Thursday, 13 August 2009

Araam – Breathing Space

Araam – Breathing Space
Zarah Hussain & Halima Cassell at the Mid Pennine Gallery

This is the first exhibition I have seen since being back in the UK but the themes and content very much connect to some of the areas of interest I was able to explore in the UAE. Both artists in this show are British with roots in Pakistan and both consider aspects of this identity in their work. However, my primary interest in both of these artists is how each contemporises the ancient and complex art of geometry.

I am familiar with Zarah Hussain’s previous work where watercolours or acrylics were used predominantly as mediums for classical geometric reproduction. This show is very different. It consists of six, large oil on gesso panels with a seventh in progress in the gallery itself. Two small multi-sided pieces are redolent of her earlier work in that they conform to classical geometric discipline and aesthetics but all the others contain varying degrees of diversion. The work was all completed this year and each piece is displayed in the order it was created. This chronological sequence essentially allows the viewer to follow Hussain’s unfolding argument with geometric orthodoxy.

After the two small pieces comes the most obviously breakaway piece in which elements of each geometric motif are drifting away from their central core. This gives a palpable sense of disintegration and expansion. The next panel seems to contain the essential argument in itself as if some reassembling was necessary after the dilution in the previous panel. However, while many of the individual geometries are more robust, the very act of placing them in non-tessellated and sometimes overlapping positions is another subversion of traditional form.

The next panel is circular and again contains overlapping motifs, but this time they are very mixed. Some are basic and almost transparent geometric sketches, while others are densely complex both in colour and form. There is a freedom here which suggests that the argument has been resolved but the disparity is slightly disorientating and prompts much closer scrutiny to find an underlying structure holding it all together. However, it is the last piece that makes the biggest visual impact. This final square panel contains 25 identical geometric shapes with a colour code running through each line that seems both ordered and random at the same time. It demands attention and plays visual tricks but perfectly exemplifies the end of a process in which traditional has been meticulously transformed into contemporary. The artist has so mastered and understood the rules of geometry that she is now able to manoeuvre independently within the boundaries that those rules create. It is interesting to compare this development in geometry with the other 'Islamic' art of calligraphy. Hussain has essentially arrived at the kind of conclusion that has for some time, allowed contemporary calligraphers much greater freedom of stylistic interpretation.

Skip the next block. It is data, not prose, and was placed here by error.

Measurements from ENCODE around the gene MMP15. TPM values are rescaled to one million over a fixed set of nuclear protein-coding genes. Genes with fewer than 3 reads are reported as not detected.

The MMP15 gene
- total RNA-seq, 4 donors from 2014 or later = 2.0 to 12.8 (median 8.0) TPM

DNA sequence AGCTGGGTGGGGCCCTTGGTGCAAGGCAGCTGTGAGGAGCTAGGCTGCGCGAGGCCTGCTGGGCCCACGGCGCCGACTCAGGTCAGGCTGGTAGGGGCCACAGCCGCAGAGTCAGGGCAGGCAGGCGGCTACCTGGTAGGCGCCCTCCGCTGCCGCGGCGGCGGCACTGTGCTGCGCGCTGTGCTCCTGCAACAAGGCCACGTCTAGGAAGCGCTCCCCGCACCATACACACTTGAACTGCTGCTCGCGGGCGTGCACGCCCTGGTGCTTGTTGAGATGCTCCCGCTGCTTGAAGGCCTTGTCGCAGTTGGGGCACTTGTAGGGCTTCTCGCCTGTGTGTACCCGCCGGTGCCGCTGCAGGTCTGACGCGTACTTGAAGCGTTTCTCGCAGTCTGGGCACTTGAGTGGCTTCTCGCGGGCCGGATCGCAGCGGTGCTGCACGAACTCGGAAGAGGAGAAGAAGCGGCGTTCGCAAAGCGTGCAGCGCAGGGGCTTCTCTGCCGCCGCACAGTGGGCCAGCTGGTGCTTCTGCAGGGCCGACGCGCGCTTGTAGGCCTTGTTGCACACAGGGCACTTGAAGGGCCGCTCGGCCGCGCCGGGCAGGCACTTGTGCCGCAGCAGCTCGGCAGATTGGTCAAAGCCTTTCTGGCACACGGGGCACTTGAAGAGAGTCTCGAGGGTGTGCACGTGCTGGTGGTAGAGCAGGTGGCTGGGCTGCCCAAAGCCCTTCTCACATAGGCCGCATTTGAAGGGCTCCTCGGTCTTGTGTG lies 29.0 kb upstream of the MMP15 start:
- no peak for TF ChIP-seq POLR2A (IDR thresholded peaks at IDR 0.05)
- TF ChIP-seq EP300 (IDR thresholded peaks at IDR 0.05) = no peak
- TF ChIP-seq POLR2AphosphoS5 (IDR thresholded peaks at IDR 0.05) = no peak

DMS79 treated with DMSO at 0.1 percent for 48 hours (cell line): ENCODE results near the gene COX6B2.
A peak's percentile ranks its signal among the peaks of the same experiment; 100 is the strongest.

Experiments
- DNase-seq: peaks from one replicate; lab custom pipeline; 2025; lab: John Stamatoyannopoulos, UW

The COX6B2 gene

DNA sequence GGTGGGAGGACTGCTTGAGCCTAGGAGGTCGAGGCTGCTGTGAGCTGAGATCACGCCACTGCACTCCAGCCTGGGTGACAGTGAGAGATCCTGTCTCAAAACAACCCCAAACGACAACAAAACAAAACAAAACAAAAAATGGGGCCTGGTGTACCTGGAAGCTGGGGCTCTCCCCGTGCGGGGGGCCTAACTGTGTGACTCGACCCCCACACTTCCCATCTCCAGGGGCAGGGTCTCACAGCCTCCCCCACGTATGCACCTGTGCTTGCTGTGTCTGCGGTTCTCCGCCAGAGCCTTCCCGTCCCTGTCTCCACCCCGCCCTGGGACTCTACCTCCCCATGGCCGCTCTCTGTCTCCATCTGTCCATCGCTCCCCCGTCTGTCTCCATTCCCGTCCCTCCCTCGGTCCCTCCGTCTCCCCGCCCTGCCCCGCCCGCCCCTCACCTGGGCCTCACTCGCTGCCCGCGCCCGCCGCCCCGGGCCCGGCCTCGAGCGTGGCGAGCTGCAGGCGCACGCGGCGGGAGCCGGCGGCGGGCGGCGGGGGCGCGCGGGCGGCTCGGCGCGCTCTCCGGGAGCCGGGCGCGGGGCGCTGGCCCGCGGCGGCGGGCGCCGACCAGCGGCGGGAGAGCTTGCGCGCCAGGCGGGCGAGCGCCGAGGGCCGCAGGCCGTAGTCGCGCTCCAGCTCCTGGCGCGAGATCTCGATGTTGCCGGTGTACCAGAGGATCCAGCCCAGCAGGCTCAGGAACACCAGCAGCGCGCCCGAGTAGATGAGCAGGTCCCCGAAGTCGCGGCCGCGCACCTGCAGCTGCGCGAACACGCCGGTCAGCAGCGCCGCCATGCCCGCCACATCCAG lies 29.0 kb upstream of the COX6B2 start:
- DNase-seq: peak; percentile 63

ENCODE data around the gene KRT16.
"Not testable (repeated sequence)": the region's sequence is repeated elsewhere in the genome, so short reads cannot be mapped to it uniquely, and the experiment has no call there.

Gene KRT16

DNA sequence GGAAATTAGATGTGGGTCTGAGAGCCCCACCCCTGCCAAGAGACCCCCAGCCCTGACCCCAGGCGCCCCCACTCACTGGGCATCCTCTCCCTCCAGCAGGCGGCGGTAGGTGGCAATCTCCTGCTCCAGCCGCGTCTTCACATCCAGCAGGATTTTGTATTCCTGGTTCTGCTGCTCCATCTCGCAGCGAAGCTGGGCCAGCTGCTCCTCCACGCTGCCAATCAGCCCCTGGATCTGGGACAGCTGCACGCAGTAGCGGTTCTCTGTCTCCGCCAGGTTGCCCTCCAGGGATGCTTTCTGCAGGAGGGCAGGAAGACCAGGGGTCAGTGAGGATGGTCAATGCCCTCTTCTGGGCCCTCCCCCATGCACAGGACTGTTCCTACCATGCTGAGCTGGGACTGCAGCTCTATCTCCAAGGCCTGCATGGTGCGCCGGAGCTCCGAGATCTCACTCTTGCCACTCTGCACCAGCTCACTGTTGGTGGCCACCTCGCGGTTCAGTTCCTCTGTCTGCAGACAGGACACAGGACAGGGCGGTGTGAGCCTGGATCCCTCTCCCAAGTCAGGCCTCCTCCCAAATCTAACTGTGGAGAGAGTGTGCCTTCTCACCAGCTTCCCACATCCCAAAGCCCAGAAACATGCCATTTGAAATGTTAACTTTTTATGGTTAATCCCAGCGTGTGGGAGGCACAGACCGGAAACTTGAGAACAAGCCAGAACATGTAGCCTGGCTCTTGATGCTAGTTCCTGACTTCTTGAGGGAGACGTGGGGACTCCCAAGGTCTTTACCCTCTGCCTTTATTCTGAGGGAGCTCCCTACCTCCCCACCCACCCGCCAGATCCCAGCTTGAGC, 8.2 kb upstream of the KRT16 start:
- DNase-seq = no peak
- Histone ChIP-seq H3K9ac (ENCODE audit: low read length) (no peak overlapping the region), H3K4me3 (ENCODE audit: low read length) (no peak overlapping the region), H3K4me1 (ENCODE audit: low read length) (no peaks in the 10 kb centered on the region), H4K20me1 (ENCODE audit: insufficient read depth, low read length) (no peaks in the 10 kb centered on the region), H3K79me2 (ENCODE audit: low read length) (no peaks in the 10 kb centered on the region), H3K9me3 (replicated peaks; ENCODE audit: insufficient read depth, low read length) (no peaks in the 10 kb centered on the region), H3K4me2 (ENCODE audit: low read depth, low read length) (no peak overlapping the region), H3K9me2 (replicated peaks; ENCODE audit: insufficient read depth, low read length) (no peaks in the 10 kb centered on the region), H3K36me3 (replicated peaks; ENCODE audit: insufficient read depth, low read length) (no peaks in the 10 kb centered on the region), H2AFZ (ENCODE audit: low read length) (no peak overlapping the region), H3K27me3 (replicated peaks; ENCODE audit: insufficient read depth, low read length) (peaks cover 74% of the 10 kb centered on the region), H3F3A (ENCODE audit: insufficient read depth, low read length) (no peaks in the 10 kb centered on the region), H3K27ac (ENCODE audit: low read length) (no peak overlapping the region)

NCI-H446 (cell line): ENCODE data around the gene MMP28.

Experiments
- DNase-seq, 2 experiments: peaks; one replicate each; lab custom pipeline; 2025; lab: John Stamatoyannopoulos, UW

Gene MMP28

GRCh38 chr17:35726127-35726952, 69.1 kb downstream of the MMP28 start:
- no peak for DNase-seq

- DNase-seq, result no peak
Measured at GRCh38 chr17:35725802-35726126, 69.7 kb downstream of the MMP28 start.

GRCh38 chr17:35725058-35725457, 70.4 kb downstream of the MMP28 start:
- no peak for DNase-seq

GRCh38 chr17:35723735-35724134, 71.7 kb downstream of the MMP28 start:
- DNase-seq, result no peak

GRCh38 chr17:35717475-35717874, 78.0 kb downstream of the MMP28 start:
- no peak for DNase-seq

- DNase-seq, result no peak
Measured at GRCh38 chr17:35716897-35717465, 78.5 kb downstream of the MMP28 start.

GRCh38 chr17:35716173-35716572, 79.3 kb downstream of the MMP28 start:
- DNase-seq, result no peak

Halima Cassell’s work in this show is representative of her wider sculptural practice so does not all directly reference geometric pattern. There are a range of objects in wood, stone and clay including a tall wooden totem evoking pregnancy. Although obviously linked to the subject, the phallic element of the structure dominates and this made it hard to take completely seriously. A number of small clay and smooth stone pieces suggest possibilities or ideas in progress rather than conclusions and this works perfectly in the context of the whole show. Both artists are working in residence at the gallery and there are concept and design sketches on the wall giving a sense of the process before the work reaches its final form.

What I love about Cassell’s work, however, is the incorporation of geometry into 3D sculptural forms and the remarkable way in which she can make clay give the impression of being wood. From a distance it is not apparent that a bowl-like sculpture with internal raised geometric patterns is carved from clay. Similarly a large round piece appears as if it could be made of wood.
Applying a carving technique commonly used on one material to another but with an outcome that fuses both, is a fascinating process in itself. These objects were definitely highlights for me and I also liked the more random pieces that could almost be found objects, especially the jagged chunks of wall with matching holes.

Hussain and Cassell approach the subject of geometry in very different mediums but both interpret their subject to connect across time and culture. Some of Cassell’s objects may appear to be modern and functional, but all they are made to contain is the beauty of their own design. Hussain’s paintings emerge through a contemporary creative prism and delicately reveal a fresh perception of this sublime and complex form.

Zarah Hussain

Halima Cassell

Mid Pennine Gallery


  1. "Mid-Pennines" sounds like a real estate agent's rebranding.....

    the art looks good though